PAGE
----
I have to admit up-front I dislike inappropriate comparisons. Especially ones that may sound good on the surface but are seriously flawed when given any serious attention.
If you paid attention to some of the sportscasters and sportswriters in this area of the country recently, you’d think Virginia Tech didn’t play very good football before Frank Beamer set foot on the Blacksburg campus. If you believed that, you're mistaken. Those sportswriters and sportscasters are flat-out wrong.
With all of the talk in this area last week about NC State and North Carolina -- which program is in better shape for the future, and which head coach is better suited to the task -- comparisons to Frank Beamer and Tech were being thrown about. Most of them quite carelessly, I might add.
Usually the comments went like this, “how often does a coach come in and completely change the direction of the program? Frank Beamer came in and really turned-around the Virginia Tech program and they’re a national contender now”. Or, “just like Florida State, Virginia Tech wasn’t anything until Frank Beamer got them turned around.” Hmmm. Florida State had some limited success before Bowden, and he certainly DID change things markedly in Tallahassee, no question. But Tech, pre-Beamer, wasn’t anywhere near the football black hole that FSU was, pre-Bowden. Has anybody ever heard of Jerry Claiborne? How about Bill Dooley? Obviously a few sports "experts" hadn't.
Claiborne coached the Hokies from 1961-1970 (61-39-2, 2 bowl appearances) and Dooley coached Tech from 1978-1986 (64-37-1, 3 bowl appearances). Claiborne jumped from Blacksburg to the University of Maryland to try to turn-around sagging Terrapin fortunes. He did, too – 10 years, 3 ACC Championships, 7 Bowl appearances, 77-37-3 record. No slouch, Claiborne. Bill Dooley had turned-around UNC’s program (69-53-2, 3 ACC Championships and 6 Bowl appearances in 11 years) before he took over at Blacksburg in 1978.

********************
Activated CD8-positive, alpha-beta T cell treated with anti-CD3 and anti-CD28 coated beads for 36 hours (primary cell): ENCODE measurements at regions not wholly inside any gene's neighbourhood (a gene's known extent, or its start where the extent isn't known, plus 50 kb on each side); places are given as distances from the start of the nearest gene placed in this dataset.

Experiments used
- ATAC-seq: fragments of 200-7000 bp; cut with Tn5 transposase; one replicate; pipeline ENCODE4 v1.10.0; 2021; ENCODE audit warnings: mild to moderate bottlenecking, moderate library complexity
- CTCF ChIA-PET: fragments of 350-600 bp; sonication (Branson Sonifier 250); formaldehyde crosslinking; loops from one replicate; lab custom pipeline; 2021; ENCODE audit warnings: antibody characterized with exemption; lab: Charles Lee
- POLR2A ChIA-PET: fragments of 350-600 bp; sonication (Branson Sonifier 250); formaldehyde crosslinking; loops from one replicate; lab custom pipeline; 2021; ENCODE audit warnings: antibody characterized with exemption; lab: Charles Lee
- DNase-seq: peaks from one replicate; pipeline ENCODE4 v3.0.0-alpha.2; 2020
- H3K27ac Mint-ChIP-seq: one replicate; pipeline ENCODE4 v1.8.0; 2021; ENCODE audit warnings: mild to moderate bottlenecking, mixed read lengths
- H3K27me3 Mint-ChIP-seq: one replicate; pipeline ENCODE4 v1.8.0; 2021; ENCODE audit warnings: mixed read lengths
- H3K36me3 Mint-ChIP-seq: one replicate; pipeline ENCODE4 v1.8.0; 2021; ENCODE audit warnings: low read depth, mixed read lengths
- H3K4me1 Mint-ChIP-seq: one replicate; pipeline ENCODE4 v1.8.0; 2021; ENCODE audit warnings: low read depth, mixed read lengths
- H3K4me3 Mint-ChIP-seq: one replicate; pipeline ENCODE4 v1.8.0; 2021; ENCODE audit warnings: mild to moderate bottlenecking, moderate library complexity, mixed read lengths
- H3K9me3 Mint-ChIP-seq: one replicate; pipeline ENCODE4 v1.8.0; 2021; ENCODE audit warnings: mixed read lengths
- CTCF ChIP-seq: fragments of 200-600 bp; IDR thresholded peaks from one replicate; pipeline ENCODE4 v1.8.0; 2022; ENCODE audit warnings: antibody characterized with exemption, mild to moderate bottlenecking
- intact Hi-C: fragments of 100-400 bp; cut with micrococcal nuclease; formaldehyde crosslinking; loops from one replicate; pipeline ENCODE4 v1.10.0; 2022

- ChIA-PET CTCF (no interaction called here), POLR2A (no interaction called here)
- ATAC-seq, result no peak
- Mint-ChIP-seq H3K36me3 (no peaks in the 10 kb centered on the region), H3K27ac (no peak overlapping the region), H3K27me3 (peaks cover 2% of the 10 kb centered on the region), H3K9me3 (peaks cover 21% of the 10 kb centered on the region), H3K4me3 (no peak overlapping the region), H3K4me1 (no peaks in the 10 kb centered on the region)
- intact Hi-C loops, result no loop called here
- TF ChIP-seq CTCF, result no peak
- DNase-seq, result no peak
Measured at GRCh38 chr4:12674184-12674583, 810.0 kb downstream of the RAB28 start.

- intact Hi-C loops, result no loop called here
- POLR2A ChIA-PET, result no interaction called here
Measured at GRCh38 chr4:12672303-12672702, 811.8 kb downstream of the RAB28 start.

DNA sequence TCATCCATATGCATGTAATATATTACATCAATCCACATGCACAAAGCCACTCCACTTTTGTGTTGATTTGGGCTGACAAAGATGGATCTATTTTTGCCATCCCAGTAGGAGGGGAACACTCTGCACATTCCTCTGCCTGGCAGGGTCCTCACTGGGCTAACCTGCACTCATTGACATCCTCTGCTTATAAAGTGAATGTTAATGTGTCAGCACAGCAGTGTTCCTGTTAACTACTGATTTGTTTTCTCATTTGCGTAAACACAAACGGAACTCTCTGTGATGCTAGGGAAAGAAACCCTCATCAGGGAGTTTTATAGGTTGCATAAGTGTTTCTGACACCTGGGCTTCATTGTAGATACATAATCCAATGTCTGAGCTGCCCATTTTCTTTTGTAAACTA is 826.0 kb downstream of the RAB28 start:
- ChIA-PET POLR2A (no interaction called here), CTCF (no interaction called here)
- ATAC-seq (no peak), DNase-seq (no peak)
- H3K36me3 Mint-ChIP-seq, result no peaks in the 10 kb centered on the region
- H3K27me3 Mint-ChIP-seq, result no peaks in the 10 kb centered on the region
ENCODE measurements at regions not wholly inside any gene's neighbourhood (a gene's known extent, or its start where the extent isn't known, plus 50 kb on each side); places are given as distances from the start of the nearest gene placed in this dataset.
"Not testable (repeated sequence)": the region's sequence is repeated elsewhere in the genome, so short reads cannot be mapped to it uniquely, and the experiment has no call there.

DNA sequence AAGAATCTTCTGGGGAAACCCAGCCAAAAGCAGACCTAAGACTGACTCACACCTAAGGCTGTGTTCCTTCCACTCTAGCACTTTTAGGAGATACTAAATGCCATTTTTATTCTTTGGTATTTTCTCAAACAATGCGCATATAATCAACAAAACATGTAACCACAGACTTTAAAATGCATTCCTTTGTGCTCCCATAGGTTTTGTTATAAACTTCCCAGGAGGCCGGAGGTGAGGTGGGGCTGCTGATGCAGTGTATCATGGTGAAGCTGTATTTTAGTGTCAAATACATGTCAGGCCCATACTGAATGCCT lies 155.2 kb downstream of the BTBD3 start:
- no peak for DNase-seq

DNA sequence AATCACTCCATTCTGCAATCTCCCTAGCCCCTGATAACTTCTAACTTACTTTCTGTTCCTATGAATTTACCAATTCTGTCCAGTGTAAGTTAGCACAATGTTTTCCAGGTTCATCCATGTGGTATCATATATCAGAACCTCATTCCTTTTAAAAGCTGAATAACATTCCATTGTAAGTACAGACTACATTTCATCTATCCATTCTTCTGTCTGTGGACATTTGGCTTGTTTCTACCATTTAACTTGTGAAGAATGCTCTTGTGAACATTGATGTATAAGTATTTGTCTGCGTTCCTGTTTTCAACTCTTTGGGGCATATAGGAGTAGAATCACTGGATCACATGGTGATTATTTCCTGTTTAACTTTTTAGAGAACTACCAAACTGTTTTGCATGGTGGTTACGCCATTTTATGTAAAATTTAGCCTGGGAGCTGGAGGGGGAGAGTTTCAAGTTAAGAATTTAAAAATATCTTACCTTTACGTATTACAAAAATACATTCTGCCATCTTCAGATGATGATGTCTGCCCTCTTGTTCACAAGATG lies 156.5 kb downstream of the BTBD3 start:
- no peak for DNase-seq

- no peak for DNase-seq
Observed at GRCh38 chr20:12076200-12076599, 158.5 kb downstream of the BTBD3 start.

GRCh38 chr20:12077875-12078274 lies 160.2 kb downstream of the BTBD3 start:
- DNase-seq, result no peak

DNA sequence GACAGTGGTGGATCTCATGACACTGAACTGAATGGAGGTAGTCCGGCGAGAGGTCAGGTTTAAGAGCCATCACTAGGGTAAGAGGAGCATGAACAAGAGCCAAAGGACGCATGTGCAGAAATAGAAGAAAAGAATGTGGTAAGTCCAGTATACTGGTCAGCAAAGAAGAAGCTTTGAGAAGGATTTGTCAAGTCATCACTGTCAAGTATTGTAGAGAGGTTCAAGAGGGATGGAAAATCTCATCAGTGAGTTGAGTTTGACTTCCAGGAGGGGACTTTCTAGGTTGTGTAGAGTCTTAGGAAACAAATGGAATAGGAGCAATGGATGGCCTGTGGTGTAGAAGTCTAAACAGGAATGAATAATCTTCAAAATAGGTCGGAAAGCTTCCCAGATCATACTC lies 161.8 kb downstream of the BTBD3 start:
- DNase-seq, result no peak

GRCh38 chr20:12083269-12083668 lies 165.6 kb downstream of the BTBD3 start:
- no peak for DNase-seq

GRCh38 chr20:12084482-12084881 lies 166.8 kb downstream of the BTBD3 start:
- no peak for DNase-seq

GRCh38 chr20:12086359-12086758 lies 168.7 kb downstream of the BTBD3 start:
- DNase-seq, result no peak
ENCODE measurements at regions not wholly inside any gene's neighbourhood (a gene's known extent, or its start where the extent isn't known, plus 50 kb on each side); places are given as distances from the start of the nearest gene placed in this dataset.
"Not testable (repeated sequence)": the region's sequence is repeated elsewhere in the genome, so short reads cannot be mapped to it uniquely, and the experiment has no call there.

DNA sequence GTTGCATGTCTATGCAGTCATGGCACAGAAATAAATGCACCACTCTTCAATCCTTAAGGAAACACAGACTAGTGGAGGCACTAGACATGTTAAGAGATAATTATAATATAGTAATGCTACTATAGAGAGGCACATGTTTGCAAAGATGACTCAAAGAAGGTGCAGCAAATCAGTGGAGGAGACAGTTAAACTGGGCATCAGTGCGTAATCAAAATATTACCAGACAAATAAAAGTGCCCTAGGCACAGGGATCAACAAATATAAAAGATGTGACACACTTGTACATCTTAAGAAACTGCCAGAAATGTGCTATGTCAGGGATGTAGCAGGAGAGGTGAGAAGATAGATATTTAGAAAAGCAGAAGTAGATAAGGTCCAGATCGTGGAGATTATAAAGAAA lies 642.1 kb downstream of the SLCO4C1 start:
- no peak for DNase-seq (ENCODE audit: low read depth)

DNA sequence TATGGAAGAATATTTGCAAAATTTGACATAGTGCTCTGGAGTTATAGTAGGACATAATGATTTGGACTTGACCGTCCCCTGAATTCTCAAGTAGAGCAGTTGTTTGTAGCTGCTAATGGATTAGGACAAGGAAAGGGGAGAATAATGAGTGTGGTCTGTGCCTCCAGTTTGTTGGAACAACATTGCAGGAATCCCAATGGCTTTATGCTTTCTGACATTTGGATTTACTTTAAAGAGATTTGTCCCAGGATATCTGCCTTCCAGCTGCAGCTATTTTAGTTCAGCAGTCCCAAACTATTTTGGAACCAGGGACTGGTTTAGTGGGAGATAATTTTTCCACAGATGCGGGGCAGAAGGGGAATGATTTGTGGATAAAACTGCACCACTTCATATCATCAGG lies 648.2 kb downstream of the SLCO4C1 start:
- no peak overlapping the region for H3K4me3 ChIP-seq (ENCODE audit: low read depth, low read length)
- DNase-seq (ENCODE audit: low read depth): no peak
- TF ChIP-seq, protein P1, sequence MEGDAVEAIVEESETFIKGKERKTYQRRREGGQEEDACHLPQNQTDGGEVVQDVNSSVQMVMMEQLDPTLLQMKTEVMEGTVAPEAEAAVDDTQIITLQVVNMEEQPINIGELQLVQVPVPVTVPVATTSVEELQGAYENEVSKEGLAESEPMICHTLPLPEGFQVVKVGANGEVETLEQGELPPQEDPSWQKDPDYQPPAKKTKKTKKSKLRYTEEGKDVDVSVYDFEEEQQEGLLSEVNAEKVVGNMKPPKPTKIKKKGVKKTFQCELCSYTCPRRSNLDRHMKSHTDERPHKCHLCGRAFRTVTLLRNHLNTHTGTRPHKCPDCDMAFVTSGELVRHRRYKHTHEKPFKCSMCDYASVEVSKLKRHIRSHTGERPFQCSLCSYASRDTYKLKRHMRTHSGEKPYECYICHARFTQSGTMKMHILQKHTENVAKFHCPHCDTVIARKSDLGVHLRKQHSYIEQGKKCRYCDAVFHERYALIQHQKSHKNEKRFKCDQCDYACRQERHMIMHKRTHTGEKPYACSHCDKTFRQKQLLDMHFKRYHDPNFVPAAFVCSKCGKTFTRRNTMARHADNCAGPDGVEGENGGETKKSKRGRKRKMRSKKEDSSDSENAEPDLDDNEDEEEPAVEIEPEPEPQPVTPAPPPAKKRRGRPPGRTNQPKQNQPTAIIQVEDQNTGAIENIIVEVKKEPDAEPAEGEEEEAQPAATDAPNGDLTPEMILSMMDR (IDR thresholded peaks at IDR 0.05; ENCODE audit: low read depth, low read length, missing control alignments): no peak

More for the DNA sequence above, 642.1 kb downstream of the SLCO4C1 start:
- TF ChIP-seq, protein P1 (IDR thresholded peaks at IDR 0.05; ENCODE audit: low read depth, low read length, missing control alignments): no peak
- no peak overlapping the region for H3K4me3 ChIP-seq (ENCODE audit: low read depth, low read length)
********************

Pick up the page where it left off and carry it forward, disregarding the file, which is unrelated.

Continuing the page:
When you look at the number of bowl appearances for Virginia Tech, you should note it was a member of the Southern Conference until 1964 (1st 4 years of Claiborne’s era) and then was an independent through the entire Dooley era, and into early Beamer. It joined the Big East in 1991. So, the possibility of making a bowl appearance was not nearly as easy for Tech then -- there were far fewer bowl games to go around in the early days, and Tech had no conference tie-ins, nor championships from 1965 to 1991 which would have put the Hokies in a possible “automatic” bowl berth.
True, Tech was NOT so hot between Claiborne and Dooley, when Charlie Coffey and Jimmy Sharpe combined for a 33-44-2 record. But Coffey did go 6-4-1 in 1972, while Sharpe went 8-3 in 1976 and 6-5 in 1977, so there were some winning seasons in that rough period.
As for coaching records, Bill Dooley’s .632 winning percentage in 9 years at Blacksburg looks suspiciously like Beamer’s 18 year tally of .636. Claiborne was not too far back of either of them at .608. It’s also interesting to note that it took Beamer 7 years before he would field a consistent winner: his 5 year mark was just 22-32-1; and it took him 9 years before he moved his career record at Tech to better than .500 (51-49-2). That’s giving the man a lot of rope. Something most coaches don’t get nowadays.
The point is none of that can take away from Beamer’s status as a top college coach right now. The Hokies ARE a national contender -- now. However, it’s also pretty lazy to paint the past with such a broad brush. In reality, Tech wasn't a football black hole before Beamer, and therefore does not qualify as a from-nowhere-to-the-top story. Not in the least.